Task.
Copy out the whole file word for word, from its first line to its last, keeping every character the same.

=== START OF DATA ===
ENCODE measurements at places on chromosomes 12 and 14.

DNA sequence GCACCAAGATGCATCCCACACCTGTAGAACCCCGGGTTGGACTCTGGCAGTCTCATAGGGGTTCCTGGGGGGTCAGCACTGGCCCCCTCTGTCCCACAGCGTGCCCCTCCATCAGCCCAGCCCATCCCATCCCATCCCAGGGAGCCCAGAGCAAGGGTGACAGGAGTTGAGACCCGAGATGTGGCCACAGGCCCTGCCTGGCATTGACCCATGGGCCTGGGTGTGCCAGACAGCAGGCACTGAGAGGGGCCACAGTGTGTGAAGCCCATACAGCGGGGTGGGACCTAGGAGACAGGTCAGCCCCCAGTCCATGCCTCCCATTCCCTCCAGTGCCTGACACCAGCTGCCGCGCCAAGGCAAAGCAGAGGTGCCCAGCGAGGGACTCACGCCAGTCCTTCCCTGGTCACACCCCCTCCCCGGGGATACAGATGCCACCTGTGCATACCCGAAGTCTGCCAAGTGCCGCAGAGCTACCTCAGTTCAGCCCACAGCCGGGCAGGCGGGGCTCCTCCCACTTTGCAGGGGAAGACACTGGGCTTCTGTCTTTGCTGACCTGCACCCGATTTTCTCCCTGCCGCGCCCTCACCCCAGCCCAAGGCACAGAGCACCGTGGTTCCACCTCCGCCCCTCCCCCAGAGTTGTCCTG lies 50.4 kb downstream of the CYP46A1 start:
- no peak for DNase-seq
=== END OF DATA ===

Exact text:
ENCODE measurements at places on chromosomes 12 and 14.

DNA sequence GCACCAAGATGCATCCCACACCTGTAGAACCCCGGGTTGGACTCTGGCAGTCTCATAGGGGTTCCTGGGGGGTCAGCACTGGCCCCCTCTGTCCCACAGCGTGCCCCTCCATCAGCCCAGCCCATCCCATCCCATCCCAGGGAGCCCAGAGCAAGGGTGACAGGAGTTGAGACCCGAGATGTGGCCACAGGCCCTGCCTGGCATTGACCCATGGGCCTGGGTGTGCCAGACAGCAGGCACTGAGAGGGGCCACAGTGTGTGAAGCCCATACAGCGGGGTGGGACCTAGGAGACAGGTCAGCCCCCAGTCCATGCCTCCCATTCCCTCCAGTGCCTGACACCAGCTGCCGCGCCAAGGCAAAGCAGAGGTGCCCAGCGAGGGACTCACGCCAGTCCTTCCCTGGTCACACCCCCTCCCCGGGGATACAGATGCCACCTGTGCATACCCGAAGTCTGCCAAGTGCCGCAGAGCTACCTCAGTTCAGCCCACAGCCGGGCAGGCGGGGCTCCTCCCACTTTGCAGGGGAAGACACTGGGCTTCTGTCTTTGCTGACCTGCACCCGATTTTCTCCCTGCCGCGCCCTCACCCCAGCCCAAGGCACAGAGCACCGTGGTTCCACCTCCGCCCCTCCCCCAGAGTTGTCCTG lies 50.4 kb downstream of the CYP46A1 start:
- no peak for DNase-seq